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If there’s anything that shows that social media analytics are ready for prime time, it’s the Brexit vote, Britain’s decision to exit the European Union.
The Brexit debate was a rollercoaster on TV and in homes around Great Britain. But with the right insight, it was actually possible to use social data to predict the outcome of the vote. In fact, our analysis of Twitter, which tracked the weeks of surges and dips in opinion, indicated the day before the vote that the Leave camp would win. And it did.
Not all social media prognosticators came up with the same result. That’s natural. The reliability of any analytical tool comes down to methodology. Being able to listen and understand what more than 1.5 billion people are doing on social media is potent. But the real power comes from being able to reliably pull actionable insights out of that noise.
We do that by tracking all the social engagement data points across different social media services and identifying affinity points between this activity around brands or topics. Rather than studying one topic in isolation, our approach is to understand how one topic relates to many topics and over time, the shifts in these relationships. At the same time, we study the relationships in terms of intensity and frequency, or how often many people are engaged in a topic. Examining this combination of factors provides insights that aren’t obvious from just tracking the sheer number of tweets or Facebook comments about something.
Effective analytics isn’t about listening to celebrities or the loudest voices, it’s about sound science. The media will always report on the most well-known or provocative voices. But good social media analytics doesn’t focus on the loudest voice. It combines the voices of the individuals into a signal of the masses and it provides the ability to track those signals 24/7, creating a reliable reading of trend lines over time.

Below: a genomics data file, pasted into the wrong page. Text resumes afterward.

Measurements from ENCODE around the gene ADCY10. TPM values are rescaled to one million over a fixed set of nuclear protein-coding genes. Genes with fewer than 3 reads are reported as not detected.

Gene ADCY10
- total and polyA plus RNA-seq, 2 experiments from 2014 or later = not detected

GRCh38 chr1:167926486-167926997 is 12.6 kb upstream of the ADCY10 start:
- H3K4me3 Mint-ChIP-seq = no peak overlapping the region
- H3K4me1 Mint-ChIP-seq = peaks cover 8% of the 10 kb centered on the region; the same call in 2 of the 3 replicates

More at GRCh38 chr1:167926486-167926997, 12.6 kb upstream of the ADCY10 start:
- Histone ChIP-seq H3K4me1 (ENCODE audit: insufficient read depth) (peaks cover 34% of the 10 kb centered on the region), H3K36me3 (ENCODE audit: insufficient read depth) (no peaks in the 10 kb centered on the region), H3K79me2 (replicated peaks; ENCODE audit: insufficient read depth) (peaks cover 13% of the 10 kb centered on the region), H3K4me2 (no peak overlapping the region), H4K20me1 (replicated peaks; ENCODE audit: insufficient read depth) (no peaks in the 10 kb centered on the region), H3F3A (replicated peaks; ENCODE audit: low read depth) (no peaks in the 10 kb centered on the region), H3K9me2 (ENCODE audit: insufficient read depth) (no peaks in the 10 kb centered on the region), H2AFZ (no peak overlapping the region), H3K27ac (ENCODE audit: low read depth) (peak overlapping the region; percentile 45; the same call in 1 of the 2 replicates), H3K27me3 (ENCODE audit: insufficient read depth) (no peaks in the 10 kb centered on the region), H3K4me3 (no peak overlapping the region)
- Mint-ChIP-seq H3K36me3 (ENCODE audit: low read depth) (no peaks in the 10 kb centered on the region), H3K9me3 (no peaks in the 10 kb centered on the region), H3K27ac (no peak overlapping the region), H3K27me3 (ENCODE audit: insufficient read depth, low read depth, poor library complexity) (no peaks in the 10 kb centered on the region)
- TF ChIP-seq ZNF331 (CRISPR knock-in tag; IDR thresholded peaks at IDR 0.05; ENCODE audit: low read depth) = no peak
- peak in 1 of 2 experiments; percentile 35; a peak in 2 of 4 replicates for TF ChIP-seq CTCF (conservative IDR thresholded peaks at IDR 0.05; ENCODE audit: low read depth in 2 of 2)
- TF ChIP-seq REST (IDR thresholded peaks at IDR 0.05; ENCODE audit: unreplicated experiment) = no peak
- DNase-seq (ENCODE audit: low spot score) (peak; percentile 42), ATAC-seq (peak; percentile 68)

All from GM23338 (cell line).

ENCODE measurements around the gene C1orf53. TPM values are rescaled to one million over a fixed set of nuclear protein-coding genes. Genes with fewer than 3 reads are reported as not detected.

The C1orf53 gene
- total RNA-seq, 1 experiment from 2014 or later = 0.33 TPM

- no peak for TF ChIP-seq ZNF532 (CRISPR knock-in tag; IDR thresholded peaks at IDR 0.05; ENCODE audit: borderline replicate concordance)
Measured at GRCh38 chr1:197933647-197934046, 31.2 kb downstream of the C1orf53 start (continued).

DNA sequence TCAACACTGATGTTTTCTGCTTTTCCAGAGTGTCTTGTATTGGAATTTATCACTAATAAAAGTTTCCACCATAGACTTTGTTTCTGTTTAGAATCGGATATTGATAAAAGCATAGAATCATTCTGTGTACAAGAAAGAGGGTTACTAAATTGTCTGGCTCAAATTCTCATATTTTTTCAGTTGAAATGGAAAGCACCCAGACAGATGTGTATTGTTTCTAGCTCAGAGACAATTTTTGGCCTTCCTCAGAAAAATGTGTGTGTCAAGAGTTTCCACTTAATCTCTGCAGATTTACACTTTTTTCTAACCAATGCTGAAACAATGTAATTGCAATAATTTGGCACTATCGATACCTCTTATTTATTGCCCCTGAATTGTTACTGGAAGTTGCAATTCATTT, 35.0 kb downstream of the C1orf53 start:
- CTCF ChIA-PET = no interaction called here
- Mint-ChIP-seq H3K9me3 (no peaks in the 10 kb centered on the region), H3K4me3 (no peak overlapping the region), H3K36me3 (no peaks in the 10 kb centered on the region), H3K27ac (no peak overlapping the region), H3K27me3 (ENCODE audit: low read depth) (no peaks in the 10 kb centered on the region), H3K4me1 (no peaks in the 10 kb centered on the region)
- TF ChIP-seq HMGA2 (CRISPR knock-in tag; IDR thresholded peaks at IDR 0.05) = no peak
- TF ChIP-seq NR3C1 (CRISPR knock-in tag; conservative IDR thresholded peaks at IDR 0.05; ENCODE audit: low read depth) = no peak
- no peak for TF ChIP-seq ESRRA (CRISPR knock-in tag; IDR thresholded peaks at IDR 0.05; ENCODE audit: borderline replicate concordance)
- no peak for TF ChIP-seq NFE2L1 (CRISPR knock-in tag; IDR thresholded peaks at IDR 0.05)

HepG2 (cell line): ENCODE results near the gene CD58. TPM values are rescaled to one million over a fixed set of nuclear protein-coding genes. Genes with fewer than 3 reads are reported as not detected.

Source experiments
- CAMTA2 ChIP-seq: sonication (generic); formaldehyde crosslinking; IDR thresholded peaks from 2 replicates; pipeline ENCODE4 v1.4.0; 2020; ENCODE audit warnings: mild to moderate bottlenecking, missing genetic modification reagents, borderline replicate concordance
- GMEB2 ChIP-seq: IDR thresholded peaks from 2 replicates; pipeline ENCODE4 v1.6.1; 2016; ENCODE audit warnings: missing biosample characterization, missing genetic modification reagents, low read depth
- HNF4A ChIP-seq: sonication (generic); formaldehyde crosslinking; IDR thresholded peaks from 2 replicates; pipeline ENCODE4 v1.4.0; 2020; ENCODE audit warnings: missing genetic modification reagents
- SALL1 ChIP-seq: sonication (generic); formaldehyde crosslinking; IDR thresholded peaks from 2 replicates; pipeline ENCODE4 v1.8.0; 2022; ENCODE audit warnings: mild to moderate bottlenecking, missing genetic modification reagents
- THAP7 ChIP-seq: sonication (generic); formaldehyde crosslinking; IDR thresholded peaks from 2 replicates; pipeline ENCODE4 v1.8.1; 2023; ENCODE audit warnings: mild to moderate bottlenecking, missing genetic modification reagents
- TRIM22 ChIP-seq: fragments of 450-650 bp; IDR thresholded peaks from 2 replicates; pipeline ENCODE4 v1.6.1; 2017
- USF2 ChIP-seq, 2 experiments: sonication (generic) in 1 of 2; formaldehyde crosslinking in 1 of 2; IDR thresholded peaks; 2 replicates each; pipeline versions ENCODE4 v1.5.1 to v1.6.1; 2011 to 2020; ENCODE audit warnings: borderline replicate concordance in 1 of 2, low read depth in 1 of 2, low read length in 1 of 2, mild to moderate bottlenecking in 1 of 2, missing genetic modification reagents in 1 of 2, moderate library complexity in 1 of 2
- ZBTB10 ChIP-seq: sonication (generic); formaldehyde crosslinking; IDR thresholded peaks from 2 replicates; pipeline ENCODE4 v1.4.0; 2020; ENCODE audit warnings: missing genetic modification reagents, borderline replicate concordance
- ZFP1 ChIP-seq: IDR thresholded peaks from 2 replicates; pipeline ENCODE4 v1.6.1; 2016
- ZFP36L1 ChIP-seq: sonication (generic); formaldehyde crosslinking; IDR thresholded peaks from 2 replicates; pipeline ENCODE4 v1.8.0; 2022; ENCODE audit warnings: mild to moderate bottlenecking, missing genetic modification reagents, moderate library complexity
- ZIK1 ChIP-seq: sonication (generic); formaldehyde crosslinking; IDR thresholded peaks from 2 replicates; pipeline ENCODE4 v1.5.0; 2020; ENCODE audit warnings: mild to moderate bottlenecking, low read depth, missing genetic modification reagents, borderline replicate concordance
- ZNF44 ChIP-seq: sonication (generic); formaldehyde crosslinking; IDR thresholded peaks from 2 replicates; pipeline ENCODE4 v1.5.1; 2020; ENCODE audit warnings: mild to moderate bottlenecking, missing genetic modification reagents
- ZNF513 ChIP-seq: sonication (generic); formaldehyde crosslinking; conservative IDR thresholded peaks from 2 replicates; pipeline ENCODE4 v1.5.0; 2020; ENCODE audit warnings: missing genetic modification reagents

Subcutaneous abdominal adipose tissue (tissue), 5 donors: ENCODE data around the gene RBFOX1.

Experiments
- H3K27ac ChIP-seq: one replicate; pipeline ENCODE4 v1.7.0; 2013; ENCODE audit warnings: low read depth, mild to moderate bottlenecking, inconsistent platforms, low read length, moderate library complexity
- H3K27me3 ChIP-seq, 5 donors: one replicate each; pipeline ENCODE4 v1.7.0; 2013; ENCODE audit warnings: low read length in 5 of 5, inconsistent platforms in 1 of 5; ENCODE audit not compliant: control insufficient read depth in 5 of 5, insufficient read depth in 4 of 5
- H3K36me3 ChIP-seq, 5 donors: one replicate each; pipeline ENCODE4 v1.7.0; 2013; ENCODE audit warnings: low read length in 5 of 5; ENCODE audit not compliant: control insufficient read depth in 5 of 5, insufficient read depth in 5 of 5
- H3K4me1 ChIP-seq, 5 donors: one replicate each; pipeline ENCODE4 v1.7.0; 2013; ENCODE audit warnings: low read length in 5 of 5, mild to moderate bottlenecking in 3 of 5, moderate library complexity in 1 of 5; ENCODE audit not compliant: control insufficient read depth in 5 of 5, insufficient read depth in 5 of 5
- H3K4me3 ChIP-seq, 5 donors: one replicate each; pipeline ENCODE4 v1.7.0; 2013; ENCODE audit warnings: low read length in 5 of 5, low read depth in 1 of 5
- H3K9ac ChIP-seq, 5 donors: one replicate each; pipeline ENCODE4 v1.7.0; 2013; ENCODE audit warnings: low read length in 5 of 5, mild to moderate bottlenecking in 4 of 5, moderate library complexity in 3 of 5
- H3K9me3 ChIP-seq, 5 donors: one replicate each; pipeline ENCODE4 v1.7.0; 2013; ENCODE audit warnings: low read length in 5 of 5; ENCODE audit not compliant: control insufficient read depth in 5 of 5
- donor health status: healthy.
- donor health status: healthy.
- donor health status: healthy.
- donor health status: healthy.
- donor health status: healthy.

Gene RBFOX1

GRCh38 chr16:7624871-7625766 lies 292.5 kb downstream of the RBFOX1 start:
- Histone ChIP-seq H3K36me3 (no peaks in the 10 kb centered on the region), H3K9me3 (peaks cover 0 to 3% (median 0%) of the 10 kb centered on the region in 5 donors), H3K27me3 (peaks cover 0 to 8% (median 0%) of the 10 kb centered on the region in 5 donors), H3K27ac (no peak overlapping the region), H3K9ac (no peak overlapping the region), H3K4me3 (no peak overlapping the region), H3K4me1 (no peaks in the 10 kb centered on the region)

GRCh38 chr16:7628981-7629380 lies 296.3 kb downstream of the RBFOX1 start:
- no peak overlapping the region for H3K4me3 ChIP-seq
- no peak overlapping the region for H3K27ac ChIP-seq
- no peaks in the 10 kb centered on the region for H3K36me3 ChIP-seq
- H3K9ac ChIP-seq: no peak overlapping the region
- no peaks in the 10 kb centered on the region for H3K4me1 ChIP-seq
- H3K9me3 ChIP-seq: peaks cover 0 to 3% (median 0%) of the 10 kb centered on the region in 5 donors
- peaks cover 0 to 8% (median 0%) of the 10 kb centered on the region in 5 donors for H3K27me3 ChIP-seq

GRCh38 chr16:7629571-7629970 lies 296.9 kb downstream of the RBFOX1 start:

We’re reaching a pivot point where social media will have a big role to play in explaining voter sentiment. A much bigger portion of the population is now on social media–more than two-thirds of the people in the U.S. This is an audience that can provide a better read on opinions than some types of polling. Polls require random participation and extrapolation, which is becoming harder to get. Social media enables you to know the opinions and preferences of people through the best indicator possible — what they’re actually saying and doing. Not just at one point in time, but over days, months, years.
Social media analytics is far from perfect. Not all topics are discussed on social media with the same level of interest, and that can make it hard to gauge relative interest or compare topics. And though the use of social media continues to climb, not everyone is tweeting or posting on Facebook or Instagram. What we have right now is a subset of the population, though it’s the largest subset and most meaningful sample of data from the population ever available.
Some pundits argue that social media analysis got it wrong with Brexit. It is true. Some methodologies did not work well. But social media did not get it wrong. When you have the right methodology, paying attention to the right signals, social media can give you insight into what is happening versus traditional approaches which have become more expensive and struggle to remain accurate.